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Exposed! Soroti RCC Reveals How Corrupt Officials Mismanaged Allocation of Main Market Plots

By John Ogulei

 

SOROTI CITY

 

The Dirt surrounding the allocation of plots in the newly constructed Soroti main market has taken yet another twist.

 

Now the Soroti City Resident Commissioner, (RCC) has exposed how corruption and double standards by the city top leadership played a key role on the misallocation of the Plots.

 

Soroti City authorities and the Soroti Main Market Vendors have been embroiled in a bitter row which saw vendors refusing to take up the allocation of lockups.

 

The vendors recently had threatened to boycott the newly constructed main market citing corruption and double standards employed by the leadership.

 

The vendors protested the allocation prompting the Soroti RCC, Robert Adiama Ekaju to halt the exercise of allocation of lockups.

 

Now in his preliminary findings that are supposed to be handed to the Ministry of Local Government Officials, RCC Adiama states that, the investigation has established how some unscrupulous individuals have allocated themselves up to five plots while others used corrupt means to find their way into the market.

 

Without divulging details, Adiama noted that the detailed report will be shared with the officials from the Ministry of Local Government who are expected in Soroti this Friday.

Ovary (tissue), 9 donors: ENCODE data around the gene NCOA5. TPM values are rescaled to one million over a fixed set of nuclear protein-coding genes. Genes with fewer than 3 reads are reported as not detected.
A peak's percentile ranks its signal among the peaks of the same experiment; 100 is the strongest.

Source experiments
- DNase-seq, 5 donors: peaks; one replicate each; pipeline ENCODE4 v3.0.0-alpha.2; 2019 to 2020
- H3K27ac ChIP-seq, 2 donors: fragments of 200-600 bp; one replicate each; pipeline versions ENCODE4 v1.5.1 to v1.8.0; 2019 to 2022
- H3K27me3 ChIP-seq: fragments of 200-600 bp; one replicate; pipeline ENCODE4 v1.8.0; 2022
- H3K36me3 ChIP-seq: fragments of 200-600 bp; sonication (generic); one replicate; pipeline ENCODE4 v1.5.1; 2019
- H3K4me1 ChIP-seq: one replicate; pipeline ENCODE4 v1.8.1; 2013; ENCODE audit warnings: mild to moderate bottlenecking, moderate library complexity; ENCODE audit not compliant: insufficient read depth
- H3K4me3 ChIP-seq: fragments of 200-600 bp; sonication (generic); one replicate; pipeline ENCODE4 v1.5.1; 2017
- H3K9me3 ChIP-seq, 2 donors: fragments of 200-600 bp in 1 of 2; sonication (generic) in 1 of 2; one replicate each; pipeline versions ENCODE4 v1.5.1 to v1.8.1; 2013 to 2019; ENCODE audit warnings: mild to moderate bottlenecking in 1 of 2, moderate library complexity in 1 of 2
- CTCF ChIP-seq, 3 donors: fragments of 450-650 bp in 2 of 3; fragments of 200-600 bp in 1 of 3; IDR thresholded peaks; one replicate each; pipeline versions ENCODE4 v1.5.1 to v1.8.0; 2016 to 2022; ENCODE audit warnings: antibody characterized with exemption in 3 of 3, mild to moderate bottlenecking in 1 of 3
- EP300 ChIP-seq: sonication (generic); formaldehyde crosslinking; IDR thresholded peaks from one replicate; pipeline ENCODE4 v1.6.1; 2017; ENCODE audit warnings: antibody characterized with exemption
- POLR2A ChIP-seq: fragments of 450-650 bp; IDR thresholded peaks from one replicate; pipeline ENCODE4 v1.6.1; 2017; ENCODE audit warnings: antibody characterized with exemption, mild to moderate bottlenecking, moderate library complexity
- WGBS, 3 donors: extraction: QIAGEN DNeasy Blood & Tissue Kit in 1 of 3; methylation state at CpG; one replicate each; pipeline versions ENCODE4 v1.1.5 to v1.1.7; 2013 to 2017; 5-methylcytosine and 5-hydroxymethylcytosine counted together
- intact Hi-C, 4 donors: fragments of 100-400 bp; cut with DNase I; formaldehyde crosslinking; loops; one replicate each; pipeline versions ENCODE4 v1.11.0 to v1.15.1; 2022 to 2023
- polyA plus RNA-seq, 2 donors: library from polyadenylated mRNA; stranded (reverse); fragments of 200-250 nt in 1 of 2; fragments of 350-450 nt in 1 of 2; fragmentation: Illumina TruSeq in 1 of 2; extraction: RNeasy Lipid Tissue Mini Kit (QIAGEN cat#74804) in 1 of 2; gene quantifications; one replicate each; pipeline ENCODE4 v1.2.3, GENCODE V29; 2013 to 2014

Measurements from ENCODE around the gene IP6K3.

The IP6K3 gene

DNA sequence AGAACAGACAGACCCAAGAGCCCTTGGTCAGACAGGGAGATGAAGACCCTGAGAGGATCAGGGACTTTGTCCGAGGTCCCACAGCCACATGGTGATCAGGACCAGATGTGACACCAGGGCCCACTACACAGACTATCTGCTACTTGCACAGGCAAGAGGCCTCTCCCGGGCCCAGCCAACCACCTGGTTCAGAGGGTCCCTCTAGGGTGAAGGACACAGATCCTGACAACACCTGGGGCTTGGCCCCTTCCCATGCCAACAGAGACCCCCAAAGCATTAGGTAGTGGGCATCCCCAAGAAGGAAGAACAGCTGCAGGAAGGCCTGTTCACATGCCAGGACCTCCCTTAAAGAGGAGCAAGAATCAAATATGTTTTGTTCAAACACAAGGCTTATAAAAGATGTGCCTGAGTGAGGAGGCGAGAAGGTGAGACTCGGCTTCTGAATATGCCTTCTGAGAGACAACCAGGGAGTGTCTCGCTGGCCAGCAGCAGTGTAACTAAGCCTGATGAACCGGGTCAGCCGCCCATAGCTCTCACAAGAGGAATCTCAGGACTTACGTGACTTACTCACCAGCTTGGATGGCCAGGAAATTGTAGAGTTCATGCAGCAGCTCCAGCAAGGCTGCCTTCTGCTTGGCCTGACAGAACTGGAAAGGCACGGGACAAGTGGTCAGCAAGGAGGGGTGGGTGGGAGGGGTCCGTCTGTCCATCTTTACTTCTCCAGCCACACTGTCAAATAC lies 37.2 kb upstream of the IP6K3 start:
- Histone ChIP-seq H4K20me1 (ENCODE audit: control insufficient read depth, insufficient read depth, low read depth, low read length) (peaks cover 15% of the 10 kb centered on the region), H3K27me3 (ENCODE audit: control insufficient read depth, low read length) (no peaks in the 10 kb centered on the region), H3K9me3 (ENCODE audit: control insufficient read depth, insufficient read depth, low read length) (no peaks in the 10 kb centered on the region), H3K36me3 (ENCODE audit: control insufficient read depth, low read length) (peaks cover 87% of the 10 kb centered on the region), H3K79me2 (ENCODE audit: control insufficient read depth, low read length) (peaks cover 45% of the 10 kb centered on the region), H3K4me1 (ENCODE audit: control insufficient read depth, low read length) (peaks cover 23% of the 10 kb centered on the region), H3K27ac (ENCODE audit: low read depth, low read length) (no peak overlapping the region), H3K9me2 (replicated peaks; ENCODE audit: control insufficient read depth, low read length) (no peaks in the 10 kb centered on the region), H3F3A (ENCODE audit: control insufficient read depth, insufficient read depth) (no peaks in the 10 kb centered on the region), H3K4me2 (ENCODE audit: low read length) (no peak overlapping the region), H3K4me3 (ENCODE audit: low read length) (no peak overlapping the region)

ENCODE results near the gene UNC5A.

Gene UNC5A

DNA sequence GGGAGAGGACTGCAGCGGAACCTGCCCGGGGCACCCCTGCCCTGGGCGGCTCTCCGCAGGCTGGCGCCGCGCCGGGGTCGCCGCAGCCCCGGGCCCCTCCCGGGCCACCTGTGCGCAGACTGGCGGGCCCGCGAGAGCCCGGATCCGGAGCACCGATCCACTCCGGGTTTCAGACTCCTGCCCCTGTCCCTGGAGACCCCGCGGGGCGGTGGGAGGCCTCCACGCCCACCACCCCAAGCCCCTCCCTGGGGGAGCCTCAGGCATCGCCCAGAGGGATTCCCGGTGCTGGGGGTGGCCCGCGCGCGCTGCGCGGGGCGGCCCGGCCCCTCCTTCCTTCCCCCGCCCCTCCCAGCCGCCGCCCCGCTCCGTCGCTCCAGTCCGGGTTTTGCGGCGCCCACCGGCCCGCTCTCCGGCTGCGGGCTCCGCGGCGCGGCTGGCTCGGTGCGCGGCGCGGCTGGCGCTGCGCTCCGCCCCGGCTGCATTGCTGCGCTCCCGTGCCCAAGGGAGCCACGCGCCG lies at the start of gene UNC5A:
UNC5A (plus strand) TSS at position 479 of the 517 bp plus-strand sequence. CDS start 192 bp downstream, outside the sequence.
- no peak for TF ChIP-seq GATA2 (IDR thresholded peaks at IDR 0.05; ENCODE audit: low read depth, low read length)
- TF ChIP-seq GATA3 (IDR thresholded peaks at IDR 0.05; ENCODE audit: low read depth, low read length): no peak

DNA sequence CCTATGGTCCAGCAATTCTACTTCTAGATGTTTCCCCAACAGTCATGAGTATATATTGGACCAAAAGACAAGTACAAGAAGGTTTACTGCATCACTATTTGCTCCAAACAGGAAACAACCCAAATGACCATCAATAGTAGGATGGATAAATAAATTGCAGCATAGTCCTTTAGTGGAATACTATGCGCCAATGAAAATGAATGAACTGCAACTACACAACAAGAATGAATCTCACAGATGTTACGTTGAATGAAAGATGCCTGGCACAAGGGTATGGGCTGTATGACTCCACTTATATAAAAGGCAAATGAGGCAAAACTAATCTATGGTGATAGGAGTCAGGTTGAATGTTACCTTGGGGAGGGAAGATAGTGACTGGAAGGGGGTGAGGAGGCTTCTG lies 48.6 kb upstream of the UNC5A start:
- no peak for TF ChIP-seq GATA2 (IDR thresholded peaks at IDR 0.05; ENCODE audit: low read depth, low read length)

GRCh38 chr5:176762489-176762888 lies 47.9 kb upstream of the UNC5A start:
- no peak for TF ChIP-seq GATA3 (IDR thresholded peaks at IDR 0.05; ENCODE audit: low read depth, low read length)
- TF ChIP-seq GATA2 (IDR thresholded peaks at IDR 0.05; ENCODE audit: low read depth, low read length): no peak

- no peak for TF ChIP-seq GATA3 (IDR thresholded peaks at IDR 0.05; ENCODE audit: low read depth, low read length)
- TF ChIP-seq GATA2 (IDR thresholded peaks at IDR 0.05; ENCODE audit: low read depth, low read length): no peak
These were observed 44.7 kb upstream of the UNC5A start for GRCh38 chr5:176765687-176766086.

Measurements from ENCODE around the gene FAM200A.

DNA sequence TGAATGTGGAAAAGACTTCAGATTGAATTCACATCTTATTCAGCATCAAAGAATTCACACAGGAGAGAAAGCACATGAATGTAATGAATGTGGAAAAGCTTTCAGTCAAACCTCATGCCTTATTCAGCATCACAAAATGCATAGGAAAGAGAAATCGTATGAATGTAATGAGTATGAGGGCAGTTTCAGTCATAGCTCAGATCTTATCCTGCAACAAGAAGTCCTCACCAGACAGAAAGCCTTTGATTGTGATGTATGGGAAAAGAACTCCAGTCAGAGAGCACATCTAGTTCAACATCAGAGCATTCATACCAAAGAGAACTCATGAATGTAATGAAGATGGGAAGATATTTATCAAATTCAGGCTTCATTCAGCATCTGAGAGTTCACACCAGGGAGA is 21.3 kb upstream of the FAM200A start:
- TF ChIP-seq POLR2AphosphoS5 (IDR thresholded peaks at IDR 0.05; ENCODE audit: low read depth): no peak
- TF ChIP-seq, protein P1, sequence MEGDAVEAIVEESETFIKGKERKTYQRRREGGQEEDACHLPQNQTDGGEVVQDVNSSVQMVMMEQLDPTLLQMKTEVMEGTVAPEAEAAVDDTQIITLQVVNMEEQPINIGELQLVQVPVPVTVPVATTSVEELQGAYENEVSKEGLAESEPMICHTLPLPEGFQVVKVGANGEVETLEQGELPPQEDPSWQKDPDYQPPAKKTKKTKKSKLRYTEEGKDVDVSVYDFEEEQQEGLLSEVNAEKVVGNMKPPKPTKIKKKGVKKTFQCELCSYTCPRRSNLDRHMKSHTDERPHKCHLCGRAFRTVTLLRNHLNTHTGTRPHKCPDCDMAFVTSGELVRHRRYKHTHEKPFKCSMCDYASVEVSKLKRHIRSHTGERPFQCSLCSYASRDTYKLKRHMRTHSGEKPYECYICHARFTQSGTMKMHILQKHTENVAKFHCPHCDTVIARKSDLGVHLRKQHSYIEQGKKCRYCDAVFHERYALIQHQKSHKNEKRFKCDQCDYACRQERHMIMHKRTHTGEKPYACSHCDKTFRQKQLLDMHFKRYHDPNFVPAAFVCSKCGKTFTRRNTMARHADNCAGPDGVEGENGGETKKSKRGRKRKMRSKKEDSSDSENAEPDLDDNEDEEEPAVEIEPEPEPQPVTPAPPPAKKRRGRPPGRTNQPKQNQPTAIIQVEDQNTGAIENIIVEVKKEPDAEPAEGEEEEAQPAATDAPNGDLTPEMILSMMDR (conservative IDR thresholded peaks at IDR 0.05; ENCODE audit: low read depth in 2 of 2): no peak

The allocation of lockups to vendors at Soroti Main Market has been marred by several irregularities according to an investigation report released by Adiama.

 

According to Adiama, he decided to conduct his investigations after learning that there was a massive disagreement between city authorities and market vendors, with many of them refusing to take up lockups allocated to them.

 

The disagreement has also affected the planned relocation of vendors from the temporal market along Serere road to the newly constructed main market.

 

Moses Otimong, the acting City Clerk of Soroti admits that they have put in place a complaint desk for amicable settlement.

 

“We have also pinned the vendors register at the new market,” Otimong said.

 

The 24 billion Shillings market was constructed with funding from the African Development Bank and commissioned by President Yoweri Museveni in November last year. It was expected to commence operations in March after 1,316 vendors were reported to have been vetted but the process has dragged on.

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